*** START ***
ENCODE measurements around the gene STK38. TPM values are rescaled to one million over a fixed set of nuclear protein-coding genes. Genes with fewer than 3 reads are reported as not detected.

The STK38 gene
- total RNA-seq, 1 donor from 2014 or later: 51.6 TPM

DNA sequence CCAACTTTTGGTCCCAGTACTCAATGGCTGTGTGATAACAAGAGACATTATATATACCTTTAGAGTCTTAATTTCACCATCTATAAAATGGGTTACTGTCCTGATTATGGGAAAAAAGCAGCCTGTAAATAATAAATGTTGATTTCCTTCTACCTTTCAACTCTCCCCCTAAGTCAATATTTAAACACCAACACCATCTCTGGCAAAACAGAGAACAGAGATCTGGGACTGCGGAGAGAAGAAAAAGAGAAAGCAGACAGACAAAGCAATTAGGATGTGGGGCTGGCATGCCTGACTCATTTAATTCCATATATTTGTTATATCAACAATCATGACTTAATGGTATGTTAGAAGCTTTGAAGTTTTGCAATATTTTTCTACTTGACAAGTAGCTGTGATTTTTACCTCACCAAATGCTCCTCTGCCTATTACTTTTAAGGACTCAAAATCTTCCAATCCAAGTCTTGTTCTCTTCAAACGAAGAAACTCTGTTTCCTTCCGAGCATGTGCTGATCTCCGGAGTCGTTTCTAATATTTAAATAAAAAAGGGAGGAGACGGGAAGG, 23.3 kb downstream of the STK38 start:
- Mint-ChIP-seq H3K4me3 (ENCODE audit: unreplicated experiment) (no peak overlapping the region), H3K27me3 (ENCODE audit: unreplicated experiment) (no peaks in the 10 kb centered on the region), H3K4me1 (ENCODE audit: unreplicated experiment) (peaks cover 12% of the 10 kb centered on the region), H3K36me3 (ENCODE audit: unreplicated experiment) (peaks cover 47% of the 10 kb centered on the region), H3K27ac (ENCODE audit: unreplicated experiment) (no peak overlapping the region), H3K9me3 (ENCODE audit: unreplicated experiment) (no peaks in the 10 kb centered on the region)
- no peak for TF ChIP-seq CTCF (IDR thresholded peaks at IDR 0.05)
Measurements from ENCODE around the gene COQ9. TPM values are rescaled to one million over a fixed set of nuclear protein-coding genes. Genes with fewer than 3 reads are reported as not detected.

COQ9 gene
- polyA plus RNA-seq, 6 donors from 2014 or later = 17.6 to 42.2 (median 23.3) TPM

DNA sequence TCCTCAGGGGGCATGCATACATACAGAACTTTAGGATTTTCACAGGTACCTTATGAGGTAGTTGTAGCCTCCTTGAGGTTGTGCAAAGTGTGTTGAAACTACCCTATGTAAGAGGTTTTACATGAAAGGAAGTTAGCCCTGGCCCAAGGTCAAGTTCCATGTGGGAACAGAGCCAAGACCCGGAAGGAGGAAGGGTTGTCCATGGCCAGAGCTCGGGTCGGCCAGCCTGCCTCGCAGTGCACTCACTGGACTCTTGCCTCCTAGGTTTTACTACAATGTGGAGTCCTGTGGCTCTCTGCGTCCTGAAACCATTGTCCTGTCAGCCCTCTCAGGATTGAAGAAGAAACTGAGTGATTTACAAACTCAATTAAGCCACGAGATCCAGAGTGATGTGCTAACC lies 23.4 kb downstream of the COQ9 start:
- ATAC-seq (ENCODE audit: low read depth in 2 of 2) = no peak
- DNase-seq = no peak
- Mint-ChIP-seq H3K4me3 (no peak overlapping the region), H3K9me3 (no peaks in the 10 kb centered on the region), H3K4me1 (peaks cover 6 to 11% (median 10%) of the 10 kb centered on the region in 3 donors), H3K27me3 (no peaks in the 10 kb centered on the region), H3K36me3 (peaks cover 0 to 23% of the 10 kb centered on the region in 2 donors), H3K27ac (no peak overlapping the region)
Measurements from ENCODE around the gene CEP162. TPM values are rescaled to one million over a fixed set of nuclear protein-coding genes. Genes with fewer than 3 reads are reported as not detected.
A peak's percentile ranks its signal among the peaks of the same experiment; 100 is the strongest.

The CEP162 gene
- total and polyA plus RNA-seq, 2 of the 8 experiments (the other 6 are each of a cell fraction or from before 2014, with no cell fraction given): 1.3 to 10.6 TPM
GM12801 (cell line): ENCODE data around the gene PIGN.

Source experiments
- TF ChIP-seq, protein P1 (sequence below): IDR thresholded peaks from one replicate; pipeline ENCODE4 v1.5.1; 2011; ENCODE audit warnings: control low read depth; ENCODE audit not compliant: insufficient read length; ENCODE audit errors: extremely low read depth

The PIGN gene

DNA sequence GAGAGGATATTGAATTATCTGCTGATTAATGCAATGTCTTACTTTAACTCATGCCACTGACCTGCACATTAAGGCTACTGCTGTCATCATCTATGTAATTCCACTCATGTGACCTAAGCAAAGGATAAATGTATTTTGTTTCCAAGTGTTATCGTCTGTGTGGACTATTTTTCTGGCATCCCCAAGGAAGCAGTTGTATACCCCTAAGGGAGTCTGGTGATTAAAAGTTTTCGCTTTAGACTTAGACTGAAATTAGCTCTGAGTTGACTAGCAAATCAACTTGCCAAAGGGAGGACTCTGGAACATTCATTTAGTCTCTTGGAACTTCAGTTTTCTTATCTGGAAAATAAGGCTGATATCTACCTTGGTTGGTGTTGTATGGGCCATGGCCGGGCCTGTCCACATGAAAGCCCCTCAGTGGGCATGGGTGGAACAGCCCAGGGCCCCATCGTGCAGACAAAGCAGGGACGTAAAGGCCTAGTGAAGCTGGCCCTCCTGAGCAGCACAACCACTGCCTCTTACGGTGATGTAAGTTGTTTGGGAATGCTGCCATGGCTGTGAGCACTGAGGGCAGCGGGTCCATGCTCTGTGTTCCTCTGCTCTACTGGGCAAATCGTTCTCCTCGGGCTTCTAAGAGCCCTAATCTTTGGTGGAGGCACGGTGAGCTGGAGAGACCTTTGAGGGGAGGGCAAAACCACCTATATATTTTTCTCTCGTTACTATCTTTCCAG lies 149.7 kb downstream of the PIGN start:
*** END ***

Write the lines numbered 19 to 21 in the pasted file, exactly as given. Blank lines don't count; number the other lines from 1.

Source experiments
- TF ChIP-seq, protein P1 (sequence below): IDR thresholded peaks from one replicate; pipeline ENCODE4 v1.5.1; 2011; ENCODE audit warnings: control low read depth; ENCODE audit not compliant: insufficient read length; ENCODE audit errors: extremely low read depth

The PIGN gene